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About ADCC

The National Science Foundation's (NSF) Arctic System Science (ARCSS) Program is a multidisciplinary approach to understanding polar processes for climate and global change. ARCSS is the only element of the U.S. Global Change Research Program specifically concerned with the arctic region. By focusing on understanding Arctic processes in great detail, investigators are better able to characterize global changes through the improvement of global-scale models and other research tools.

A major concern of the arctic research community is the availability of reliable data for research. The ARCSS Data Coordination Center (ADCC), while working with ARCSS investigators, the ARCSS Committee, Science Management Offices and NSF, is continually acquiring data and developing data products appropriate and useful for the research community. Integrating data and information from among the ARCSS ocean-based, land-based, ice core, paleoclimate and human-dimension communities is a high priority at the ADCC.

The ADCC provides data to investigators of varying disciplines in more than 40 countries worldwide. Data and information are also distributed on other media (CD-ROMs, disks, data catalogs, etc.) when appropriate, and a complete backup of the entire ARCSS archive is maintained to ensure data and information collected from the program are available on a long-term basis. See A Note from the ARCSS Program Director.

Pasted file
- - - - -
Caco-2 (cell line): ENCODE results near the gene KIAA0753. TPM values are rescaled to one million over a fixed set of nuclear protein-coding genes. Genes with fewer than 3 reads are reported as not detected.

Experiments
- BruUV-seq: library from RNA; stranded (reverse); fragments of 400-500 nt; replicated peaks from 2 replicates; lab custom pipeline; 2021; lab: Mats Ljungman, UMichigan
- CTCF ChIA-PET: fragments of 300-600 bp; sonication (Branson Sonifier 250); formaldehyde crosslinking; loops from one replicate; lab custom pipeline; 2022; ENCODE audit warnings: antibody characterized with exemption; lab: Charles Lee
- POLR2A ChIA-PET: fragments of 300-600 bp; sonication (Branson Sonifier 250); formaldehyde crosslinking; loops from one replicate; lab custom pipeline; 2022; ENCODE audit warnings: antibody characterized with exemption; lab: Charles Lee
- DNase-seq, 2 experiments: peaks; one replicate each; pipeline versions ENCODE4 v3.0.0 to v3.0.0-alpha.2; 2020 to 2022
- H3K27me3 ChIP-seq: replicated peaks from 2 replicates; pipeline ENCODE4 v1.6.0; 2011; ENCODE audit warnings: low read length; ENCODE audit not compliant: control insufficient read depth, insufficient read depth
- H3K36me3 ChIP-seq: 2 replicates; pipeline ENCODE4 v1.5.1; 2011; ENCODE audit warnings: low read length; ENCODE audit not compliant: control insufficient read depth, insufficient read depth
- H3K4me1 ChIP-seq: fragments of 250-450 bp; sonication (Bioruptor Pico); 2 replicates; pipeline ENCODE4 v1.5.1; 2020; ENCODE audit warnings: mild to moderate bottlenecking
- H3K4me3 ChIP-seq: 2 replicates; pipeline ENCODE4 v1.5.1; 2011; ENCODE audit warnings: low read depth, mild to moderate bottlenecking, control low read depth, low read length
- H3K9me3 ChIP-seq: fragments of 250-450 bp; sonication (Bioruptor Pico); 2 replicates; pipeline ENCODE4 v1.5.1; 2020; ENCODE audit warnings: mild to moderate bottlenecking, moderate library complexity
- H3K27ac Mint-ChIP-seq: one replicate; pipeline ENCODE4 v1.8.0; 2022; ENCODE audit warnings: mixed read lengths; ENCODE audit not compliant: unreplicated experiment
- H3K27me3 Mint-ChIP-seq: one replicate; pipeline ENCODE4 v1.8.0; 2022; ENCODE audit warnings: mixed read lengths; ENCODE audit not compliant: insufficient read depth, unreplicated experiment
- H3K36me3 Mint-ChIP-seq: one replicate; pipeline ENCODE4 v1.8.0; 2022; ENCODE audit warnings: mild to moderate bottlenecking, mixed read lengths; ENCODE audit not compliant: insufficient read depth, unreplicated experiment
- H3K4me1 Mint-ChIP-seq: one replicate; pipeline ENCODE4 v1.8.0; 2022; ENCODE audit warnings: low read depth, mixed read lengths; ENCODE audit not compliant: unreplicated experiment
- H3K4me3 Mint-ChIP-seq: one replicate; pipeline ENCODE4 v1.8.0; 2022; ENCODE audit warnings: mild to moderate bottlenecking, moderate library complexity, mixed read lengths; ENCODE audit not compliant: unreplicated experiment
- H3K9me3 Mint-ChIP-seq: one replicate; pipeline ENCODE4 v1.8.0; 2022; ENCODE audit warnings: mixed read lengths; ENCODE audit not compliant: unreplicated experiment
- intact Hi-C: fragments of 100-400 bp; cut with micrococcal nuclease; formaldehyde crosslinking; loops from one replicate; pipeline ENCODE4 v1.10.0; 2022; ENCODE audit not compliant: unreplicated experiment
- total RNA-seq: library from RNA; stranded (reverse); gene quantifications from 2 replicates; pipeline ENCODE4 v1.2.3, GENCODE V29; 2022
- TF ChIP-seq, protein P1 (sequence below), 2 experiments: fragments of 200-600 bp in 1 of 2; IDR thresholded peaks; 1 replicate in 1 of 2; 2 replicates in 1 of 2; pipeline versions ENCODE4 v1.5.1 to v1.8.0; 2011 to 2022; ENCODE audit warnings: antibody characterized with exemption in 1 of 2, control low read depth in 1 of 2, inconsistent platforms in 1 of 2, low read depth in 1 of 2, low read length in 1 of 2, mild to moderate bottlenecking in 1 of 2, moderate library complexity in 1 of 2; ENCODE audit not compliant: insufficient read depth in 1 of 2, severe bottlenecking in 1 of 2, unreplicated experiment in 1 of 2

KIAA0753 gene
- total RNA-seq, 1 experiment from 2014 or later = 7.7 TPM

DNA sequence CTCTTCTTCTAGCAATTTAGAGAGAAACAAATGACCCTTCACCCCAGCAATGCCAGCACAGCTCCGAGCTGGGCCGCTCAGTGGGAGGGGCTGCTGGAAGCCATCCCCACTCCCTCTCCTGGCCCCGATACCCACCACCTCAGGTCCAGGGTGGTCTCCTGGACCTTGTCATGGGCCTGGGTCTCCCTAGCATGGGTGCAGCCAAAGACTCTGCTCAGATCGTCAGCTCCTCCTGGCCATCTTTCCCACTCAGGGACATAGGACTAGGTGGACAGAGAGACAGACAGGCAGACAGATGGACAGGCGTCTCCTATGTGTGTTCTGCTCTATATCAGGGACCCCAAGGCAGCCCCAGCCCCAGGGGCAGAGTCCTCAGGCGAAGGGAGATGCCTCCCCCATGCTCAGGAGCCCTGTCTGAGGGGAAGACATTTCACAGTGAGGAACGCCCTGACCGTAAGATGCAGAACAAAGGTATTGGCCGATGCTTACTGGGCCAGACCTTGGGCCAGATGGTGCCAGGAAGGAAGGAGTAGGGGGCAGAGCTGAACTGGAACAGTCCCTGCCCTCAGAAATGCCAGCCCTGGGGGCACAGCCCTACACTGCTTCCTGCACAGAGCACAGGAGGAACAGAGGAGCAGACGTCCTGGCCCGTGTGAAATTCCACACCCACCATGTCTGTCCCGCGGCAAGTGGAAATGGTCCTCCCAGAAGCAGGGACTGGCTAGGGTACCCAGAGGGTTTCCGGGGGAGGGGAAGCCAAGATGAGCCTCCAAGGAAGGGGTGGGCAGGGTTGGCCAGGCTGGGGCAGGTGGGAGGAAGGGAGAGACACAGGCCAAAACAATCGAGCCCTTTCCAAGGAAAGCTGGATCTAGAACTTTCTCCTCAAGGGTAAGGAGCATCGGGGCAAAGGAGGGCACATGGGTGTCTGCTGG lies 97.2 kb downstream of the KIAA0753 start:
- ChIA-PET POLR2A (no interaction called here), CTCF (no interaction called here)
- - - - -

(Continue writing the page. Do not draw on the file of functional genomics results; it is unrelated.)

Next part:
The ADCC at the National Snow and Ice Data Center (NSIDC), USA, would like to thank its funding agencies.

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ADCC Data News

22 May 2007

Paleoenvironment, Geomorphic Processes, and Carbon Stocks of Drained Thaw-lake Basins in the Arctic Coastal Plain, Alaska, USA, 2002-2005

These data are from a study of the origin and associated geomorphological, ecological, and pedological processes of thaw-lake basins of the Arctic Coastal Plain, Alaska. Investigators used radiometric dating, microfossil analysis, and soil development to determine whether carbon accumulation rates respond to regional changes in climate, or if they are influenced by local rates of plant succession.

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